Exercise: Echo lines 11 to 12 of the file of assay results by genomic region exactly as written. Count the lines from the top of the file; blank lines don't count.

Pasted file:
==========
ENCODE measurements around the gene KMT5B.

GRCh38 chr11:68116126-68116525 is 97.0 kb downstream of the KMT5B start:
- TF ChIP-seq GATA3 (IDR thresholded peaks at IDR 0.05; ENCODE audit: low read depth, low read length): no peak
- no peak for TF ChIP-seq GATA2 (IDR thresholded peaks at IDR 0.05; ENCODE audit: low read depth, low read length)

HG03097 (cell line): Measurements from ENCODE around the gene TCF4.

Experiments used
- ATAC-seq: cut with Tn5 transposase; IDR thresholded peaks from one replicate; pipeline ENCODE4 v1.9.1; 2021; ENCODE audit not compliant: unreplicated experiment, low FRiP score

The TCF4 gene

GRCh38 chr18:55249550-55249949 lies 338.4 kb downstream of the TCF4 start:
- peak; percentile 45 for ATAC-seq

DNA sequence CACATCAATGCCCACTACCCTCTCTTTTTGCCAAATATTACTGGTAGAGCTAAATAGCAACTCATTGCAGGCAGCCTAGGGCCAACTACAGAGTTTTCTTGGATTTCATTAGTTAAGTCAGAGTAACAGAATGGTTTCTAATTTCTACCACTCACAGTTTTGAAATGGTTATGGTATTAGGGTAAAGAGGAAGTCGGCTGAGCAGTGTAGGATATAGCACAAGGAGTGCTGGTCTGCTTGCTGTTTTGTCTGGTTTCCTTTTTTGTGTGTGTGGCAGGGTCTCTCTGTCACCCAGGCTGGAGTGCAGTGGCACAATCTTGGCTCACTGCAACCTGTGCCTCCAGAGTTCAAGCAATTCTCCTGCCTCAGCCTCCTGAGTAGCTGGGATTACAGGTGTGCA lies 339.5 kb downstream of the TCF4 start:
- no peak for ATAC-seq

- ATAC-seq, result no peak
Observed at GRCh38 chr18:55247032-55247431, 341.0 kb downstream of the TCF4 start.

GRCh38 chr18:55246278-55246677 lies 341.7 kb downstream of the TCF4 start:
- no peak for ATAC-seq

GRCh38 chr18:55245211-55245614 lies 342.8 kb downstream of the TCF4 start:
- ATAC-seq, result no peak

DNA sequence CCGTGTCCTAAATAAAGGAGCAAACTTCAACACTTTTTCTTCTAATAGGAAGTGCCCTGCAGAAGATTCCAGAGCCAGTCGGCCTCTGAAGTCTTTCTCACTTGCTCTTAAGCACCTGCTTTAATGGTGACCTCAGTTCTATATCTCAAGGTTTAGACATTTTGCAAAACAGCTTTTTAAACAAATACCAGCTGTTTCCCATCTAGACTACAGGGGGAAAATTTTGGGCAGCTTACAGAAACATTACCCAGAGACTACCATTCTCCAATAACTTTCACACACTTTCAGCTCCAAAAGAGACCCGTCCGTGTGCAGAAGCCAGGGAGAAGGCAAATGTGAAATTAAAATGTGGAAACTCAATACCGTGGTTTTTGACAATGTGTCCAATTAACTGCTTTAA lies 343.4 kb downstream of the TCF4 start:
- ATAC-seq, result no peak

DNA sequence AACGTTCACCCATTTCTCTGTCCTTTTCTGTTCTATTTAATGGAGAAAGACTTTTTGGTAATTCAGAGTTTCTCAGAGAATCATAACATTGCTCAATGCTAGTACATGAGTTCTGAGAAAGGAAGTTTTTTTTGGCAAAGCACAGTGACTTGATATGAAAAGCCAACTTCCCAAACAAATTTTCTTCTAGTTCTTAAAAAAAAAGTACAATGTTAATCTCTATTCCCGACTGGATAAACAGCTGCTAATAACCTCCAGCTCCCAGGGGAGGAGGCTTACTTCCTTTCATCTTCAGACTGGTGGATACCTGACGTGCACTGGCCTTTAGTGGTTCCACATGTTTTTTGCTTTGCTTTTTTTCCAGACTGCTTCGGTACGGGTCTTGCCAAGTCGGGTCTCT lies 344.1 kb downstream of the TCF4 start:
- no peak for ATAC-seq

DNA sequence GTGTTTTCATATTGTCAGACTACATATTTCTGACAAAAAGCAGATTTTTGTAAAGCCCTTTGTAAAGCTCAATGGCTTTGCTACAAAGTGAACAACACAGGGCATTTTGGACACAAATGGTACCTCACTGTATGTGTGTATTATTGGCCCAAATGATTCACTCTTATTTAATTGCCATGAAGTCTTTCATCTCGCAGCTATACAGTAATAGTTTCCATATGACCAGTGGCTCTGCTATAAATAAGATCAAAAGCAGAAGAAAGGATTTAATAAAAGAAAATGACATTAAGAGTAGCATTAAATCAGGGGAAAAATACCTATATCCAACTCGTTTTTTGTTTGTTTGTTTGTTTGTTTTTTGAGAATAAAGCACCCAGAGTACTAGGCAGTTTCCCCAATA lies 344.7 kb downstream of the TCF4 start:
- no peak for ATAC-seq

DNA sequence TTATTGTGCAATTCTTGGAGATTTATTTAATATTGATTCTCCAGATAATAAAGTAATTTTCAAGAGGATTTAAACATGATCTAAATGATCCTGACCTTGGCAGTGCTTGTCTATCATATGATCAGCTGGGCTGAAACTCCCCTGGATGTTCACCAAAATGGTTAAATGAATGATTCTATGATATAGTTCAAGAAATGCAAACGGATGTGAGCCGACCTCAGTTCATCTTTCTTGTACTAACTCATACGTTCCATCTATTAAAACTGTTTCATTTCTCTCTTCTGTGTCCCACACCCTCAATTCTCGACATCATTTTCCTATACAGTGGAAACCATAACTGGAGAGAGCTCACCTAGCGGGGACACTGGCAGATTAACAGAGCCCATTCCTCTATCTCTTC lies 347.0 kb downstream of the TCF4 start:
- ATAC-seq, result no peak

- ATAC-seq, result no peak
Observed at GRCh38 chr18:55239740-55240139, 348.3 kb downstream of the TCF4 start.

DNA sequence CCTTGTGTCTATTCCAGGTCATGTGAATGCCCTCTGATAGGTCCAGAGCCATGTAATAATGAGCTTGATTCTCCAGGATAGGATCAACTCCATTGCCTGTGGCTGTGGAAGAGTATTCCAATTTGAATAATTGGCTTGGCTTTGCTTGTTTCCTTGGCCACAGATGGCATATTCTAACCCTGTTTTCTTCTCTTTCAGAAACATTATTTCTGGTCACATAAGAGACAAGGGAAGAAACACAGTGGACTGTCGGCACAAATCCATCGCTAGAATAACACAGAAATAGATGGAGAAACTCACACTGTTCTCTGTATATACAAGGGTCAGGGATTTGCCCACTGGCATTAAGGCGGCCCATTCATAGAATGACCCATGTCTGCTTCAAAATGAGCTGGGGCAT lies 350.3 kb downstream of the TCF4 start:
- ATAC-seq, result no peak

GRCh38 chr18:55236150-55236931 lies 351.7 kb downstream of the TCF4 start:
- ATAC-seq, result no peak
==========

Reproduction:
DNA sequence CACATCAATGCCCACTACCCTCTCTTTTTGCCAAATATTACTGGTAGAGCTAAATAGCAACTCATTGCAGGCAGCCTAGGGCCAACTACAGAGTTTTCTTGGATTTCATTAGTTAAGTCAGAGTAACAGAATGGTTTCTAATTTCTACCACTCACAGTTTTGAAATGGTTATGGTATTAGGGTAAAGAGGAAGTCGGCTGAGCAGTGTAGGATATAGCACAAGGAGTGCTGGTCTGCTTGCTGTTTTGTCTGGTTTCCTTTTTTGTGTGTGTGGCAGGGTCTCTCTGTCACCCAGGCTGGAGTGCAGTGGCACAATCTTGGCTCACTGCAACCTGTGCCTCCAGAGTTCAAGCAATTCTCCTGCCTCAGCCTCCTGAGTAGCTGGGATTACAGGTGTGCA lies 339.5 kb downstream of the TCF4 start:
- no peak for ATAC-seq